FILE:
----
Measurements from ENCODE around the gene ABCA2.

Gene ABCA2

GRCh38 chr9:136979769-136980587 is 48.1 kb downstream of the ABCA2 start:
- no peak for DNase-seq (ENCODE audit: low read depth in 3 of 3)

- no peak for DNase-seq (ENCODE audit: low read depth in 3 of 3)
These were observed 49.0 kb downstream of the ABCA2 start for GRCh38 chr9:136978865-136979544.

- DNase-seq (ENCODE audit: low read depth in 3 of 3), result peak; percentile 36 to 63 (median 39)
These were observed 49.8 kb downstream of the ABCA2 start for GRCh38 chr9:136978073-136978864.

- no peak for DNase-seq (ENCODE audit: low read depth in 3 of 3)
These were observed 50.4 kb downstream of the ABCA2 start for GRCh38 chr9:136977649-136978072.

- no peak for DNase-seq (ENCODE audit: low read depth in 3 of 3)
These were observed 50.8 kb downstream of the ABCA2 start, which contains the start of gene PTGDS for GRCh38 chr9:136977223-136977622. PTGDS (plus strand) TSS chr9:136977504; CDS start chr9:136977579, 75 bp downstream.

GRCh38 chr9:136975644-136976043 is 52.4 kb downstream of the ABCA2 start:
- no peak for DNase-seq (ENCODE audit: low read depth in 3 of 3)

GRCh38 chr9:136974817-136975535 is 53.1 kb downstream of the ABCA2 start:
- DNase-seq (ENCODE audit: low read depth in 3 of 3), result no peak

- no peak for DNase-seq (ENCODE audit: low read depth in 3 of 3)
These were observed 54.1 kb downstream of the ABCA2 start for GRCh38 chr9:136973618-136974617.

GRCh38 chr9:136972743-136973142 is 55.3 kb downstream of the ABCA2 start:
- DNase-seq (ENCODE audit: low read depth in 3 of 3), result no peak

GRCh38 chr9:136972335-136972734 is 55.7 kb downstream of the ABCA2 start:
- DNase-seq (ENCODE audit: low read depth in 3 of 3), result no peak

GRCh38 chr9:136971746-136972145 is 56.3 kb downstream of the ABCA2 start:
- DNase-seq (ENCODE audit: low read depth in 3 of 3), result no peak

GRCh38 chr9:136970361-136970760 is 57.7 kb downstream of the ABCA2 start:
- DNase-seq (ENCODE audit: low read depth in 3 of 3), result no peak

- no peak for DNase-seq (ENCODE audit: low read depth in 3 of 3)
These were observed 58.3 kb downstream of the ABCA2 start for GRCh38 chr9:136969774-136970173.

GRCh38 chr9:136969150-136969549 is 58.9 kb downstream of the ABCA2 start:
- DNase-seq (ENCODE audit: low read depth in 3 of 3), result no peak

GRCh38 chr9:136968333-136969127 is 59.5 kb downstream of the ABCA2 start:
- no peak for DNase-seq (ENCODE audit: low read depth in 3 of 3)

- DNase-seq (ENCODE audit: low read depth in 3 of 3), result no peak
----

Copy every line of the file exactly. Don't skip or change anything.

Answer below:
Measurements from ENCODE around the gene ABCA2.

Gene ABCA2

GRCh38 chr9:136979769-136980587 is 48.1 kb downstream of the ABCA2 start:
- no peak for DNase-seq (ENCODE audit: low read depth in 3 of 3)

- no peak for DNase-seq (ENCODE audit: low read depth in 3 of 3)
These were observed 49.0 kb downstream of the ABCA2 start for GRCh38 chr9:136978865-136979544.

- DNase-seq (ENCODE audit: low read depth in 3 of 3), result peak; percentile 36 to 63 (median 39)
These were observed 49.8 kb downstream of the ABCA2 start for GRCh38 chr9:136978073-136978864.

- no peak for DNase-seq (ENCODE audit: low read depth in 3 of 3)
These were observed 50.4 kb downstream of the ABCA2 start for GRCh38 chr9:136977649-136978072.

- no peak for DNase-seq (ENCODE audit: low read depth in 3 of 3)
These were observed 50.8 kb downstream of the ABCA2 start, which contains the start of gene PTGDS for GRCh38 chr9:136977223-136977622. PTGDS (plus strand) TSS chr9:136977504; CDS start chr9:136977579, 75 bp downstream.

GRCh38 chr9:136975644-136976043 is 52.4 kb downstream of the ABCA2 start:
- no peak for DNase-seq (ENCODE audit: low read depth in 3 of 3)

GRCh38 chr9:136974817-136975535 is 53.1 kb downstream of the ABCA2 start:
- DNase-seq (ENCODE audit: low read depth in 3 of 3), result no peak

- no peak for DNase-seq (ENCODE audit: low read depth in 3 of 3)
These were observed 54.1 kb downstream of the ABCA2 start for GRCh38 chr9:136973618-136974617.

GRCh38 chr9:136972743-136973142 is 55.3 kb downstream of the ABCA2 start:
- DNase-seq (ENCODE audit: low read depth in 3 of 3), result no peak

GRCh38 chr9:136972335-136972734 is 55.7 kb downstream of the ABCA2 start:
- DNase-seq (ENCODE audit: low read depth in 3 of 3), result no peak

GRCh38 chr9:136971746-136972145 is 56.3 kb downstream of the ABCA2 start:
- DNase-seq (ENCODE audit: low read depth in 3 of 3), result no peak

GRCh38 chr9:136970361-136970760 is 57.7 kb downstream of the ABCA2 start:
- DNase-seq (ENCODE audit: low read depth in 3 of 3), result no peak

- no peak for DNase-seq (ENCODE audit: low read depth in 3 of 3)
These were observed 58.3 kb downstream of the ABCA2 start for GRCh38 chr9:136969774-136970173.

GRCh38 chr9:136969150-136969549 is 58.9 kb downstream of the ABCA2 start:
- DNase-seq (ENCODE audit: low read depth in 3 of 3), result no peak

GRCh38 chr9:136968333-136969127 is 59.5 kb downstream of the ABCA2 start:
- no peak for DNase-seq (ENCODE audit: low read depth in 3 of 3)

- DNase-seq (ENCODE audit: low read depth in 3 of 3), result no peak